… at least as measured objectively.
The 2020 Hyundai Sonata is rolling out of the Alabama factory now (Korean brains and American brawn?).
A candid media presentation shows that “road noise” (unclear what speed) was 63.5 dBA for the new Sonata versus 63 for the Camry and 64 for the Accord. Hyundai has pulled out the same technical stops as Toyota and Honda, i.e., using windshield glass laminated with a sound-absorbing layer of plastic (“acoustic glass”). All but the lowest trim levels also get acoustic glass for the front side windows.
(Car and Driver did a comparison test in which the Sonata was rated 2 out of 5 and objectively measured 1 dBA noisier than the Accord (and 2 dBA noisier than the Camry). The authors noted that “A small tornado’s worth of wind noise makes its way into the cabin, which is surprising because the Sonata is the only car here with dual-pane glass in the front doors.”)
Hyundai is pushing hard with smartphone integration. Their “digital key” (Android-only, perhaps due to Apple restrictions on using near field communication?) lets people open, start, and drive the car without a key. At the SEL trim level and above, the car can be remote-started from an app that works on iPhone or Android.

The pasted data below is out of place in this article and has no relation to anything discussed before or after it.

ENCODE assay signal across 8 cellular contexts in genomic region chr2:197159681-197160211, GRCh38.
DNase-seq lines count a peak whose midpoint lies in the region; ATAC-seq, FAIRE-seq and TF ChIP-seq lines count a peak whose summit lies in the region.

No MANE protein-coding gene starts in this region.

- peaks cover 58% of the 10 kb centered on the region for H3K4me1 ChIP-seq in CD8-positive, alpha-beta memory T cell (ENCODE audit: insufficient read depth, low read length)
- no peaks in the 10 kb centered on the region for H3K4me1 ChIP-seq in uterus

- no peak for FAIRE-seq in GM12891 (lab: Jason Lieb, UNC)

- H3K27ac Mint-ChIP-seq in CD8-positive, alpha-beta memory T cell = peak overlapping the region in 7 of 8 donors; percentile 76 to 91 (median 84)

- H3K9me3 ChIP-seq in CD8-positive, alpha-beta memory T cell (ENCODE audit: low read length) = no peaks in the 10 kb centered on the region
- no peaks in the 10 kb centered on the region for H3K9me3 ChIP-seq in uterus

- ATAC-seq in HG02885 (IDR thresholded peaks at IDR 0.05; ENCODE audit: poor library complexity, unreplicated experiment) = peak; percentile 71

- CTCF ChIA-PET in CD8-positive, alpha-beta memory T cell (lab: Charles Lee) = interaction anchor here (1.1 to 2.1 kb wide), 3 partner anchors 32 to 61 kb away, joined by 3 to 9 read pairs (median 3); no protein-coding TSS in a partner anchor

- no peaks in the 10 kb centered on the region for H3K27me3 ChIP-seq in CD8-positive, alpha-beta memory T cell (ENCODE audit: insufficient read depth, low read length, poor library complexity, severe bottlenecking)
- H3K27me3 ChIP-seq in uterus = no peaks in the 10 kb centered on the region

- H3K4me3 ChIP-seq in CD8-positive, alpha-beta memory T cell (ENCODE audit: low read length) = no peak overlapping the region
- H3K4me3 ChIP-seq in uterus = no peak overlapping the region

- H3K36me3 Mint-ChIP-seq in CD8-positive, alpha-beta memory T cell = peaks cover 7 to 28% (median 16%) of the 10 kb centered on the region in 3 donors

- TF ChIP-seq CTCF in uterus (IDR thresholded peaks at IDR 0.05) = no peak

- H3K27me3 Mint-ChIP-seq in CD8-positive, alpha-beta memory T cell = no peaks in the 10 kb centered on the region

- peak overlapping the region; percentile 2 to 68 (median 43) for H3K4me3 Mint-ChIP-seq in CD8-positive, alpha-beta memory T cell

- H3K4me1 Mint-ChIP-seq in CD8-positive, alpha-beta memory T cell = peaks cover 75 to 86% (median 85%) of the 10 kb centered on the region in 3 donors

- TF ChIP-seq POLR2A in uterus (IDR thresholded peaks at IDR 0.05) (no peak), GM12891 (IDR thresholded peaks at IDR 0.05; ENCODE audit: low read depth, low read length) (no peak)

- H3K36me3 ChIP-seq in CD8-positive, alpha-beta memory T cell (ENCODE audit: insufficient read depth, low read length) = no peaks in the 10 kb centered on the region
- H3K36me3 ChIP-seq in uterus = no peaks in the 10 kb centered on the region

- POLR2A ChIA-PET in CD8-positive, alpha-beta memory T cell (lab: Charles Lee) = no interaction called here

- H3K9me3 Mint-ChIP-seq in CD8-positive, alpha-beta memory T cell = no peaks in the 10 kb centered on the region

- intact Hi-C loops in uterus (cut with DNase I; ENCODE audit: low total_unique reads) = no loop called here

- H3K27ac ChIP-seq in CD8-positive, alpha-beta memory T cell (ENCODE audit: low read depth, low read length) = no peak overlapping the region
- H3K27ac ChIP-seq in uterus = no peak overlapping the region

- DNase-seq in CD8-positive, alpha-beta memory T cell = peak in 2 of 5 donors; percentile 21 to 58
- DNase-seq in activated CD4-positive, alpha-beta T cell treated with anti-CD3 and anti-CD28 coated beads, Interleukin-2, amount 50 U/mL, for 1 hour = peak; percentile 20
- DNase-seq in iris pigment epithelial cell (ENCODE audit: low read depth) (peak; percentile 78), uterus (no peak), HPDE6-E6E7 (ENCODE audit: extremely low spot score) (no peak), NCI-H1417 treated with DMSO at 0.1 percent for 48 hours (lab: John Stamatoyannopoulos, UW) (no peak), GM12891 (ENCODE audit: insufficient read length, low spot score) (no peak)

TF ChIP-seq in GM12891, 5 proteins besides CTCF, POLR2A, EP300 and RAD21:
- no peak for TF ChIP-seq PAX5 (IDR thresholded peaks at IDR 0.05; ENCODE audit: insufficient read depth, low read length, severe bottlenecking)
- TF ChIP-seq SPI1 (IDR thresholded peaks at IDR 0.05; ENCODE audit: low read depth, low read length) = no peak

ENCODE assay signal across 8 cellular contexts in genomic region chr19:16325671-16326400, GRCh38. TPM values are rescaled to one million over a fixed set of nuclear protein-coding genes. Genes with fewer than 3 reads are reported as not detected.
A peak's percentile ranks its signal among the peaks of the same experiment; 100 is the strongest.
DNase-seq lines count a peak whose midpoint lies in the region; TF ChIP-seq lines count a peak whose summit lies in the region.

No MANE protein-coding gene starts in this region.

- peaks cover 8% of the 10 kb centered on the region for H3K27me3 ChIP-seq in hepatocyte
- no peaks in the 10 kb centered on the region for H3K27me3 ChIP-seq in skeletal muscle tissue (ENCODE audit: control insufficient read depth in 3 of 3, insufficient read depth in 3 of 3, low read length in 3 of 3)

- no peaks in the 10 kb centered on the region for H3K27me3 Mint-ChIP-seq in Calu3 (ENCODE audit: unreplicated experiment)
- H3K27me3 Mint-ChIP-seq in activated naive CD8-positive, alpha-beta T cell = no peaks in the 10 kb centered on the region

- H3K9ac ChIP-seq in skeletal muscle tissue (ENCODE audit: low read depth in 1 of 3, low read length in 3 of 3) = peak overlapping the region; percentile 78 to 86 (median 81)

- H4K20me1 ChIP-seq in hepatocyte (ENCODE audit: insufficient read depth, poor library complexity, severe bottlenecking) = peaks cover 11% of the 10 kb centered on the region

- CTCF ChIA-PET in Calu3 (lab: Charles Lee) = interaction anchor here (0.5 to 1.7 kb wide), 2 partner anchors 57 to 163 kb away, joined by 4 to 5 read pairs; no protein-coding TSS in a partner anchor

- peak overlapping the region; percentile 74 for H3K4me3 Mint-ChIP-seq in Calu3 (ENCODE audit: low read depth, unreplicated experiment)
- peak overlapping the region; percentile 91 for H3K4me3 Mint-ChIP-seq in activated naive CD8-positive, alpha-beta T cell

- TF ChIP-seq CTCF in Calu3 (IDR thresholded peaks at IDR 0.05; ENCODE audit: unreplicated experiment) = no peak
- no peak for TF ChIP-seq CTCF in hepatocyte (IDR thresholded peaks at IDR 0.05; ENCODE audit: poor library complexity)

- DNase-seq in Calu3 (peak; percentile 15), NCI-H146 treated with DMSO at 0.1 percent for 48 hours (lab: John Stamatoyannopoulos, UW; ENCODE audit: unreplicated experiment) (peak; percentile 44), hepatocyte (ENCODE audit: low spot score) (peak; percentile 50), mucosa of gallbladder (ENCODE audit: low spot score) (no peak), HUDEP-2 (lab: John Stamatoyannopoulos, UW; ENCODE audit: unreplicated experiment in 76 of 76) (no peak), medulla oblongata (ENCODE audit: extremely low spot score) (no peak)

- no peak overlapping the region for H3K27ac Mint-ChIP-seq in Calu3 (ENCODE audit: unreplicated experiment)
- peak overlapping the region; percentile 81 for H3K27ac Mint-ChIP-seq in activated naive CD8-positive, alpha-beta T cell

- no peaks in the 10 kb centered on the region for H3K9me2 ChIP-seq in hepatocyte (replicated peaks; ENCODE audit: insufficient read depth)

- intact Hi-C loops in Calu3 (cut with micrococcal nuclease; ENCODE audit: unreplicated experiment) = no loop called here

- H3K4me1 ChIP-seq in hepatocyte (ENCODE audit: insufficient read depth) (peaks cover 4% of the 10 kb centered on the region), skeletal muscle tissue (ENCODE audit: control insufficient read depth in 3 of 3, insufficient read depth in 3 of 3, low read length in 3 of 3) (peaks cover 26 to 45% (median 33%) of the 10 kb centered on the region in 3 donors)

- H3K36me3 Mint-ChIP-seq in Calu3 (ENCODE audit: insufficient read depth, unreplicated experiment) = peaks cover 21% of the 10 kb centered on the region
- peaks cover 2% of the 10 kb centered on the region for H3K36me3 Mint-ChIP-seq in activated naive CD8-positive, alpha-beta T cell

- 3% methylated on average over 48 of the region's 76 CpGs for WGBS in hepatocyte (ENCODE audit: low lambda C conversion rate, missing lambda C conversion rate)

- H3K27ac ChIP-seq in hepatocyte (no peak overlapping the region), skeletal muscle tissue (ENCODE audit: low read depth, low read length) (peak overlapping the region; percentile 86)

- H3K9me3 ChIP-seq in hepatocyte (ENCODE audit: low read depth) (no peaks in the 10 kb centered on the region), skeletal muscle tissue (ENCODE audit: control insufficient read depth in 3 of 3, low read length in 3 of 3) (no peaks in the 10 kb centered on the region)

Now that we live in a USB-C world, of course the car, like every other car, is crammed with USB-A charging ports.
Even the lowest trim level includes Apple CarPlay and Android Auto. It looks like the next step up, SEL, is the minimum for the “Blue Link” remote start, heated seats, automatic temperature control, blind spot assistance, rear cross-traffic assistance, etc. This is priced at $25,500. It is an extra $1,200 to get the digital key and some other goodies via a “convenience” package. It looks as though the comparable Honda Accord is the EX, at $27,770. (But the proper way to compare car costs, I think, is to look at the monthly lease payment since that encapsulates the market’s belief regarding likely resale value. See this example with a Tesla 3.)
Readers: Since the prices are similar, maybe it comes down to looks and style? Here’s the Sonata, the Accord, and the Camry. Which one looks the best?
(In other car news: The much-anticipated 2020 Subaru Legacy turned out to be a flop, losing a Car and Driver comparison test to the Nissan Altima AWD version and coming in last in the 5-car test cited above.)